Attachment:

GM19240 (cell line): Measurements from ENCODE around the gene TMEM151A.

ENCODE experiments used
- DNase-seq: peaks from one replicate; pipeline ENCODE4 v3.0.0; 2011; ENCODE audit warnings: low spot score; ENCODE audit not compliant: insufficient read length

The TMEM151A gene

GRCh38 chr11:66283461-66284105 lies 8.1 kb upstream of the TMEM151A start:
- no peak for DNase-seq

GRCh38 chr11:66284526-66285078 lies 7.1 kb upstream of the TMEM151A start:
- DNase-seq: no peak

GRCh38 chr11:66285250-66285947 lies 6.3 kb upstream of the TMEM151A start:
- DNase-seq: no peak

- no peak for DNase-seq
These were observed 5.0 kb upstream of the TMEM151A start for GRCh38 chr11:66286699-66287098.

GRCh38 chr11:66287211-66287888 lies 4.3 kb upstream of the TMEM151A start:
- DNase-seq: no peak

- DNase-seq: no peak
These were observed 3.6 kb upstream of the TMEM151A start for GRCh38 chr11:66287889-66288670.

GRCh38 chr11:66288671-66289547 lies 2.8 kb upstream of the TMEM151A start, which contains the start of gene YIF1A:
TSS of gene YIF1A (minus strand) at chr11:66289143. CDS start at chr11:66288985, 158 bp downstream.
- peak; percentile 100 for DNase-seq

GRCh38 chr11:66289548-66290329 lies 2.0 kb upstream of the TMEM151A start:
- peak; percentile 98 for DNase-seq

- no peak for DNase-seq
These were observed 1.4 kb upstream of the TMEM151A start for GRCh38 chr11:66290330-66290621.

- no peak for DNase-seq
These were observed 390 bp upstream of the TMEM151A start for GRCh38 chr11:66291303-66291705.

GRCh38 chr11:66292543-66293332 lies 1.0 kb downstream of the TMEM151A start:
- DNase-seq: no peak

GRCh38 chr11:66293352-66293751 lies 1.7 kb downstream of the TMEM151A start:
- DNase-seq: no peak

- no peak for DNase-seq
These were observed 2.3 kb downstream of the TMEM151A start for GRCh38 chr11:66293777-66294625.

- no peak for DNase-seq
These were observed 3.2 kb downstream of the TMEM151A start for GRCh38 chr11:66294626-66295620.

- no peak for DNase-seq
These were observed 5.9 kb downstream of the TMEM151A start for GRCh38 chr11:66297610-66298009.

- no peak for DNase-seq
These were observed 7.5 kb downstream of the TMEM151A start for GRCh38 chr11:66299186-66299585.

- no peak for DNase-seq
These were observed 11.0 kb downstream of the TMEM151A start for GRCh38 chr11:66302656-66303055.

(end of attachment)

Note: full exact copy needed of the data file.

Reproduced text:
GM19240 (cell line): Measurements from ENCODE around the gene TMEM151A.

ENCODE experiments used
- DNase-seq: peaks from one replicate; pipeline ENCODE4 v3.0.0; 2011; ENCODE audit warnings: low spot score; ENCODE audit not compliant: insufficient read length

The TMEM151A gene

GRCh38 chr11:66283461-66284105 lies 8.1 kb upstream of the TMEM151A start:
- no peak for DNase-seq

GRCh38 chr11:66284526-66285078 lies 7.1 kb upstream of the TMEM151A start:
- DNase-seq: no peak

GRCh38 chr11:66285250-66285947 lies 6.3 kb upstream of the TMEM151A start:
- DNase-seq: no peak

- no peak for DNase-seq
These were observed 5.0 kb upstream of the TMEM151A start for GRCh38 chr11:66286699-66287098.

GRCh38 chr11:66287211-66287888 lies 4.3 kb upstream of the TMEM151A start:
- DNase-seq: no peak

- DNase-seq: no peak
These were observed 3.6 kb upstream of the TMEM151A start for GRCh38 chr11:66287889-66288670.

GRCh38 chr11:66288671-66289547 lies 2.8 kb upstream of the TMEM151A start, which contains the start of gene YIF1A:
TSS of gene YIF1A (minus strand) at chr11:66289143. CDS start at chr11:66288985, 158 bp downstream.
- peak; percentile 100 for DNase-seq

GRCh38 chr11:66289548-66290329 lies 2.0 kb upstream of the TMEM151A start:
- peak; percentile 98 for DNase-seq

- no peak for DNase-seq
These were observed 1.4 kb upstream of the TMEM151A start for GRCh38 chr11:66290330-66290621.

- no peak for DNase-seq
These were observed 390 bp upstream of the TMEM151A start for GRCh38 chr11:66291303-66291705.

GRCh38 chr11:66292543-66293332 lies 1.0 kb downstream of the TMEM151A start:
- DNase-seq: no peak

GRCh38 chr11:66293352-66293751 lies 1.7 kb downstream of the TMEM151A start:
- DNase-seq: no peak

- no peak for DNase-seq
These were observed 2.3 kb downstream of the TMEM151A start for GRCh38 chr11:66293777-66294625.

- no peak for DNase-seq
These were observed 3.2 kb downstream of the TMEM151A start for GRCh38 chr11:66294626-66295620.

- no peak for DNase-seq
These were observed 5.9 kb downstream of the TMEM151A start for GRCh38 chr11:66297610-66298009.

- no peak for DNase-seq
These were observed 7.5 kb downstream of the TMEM151A start for GRCh38 chr11:66299186-66299585.

- no peak for DNase-seq
These were observed 11.0 kb downstream of the TMEM151A start for GRCh38 chr11:66302656-66303055.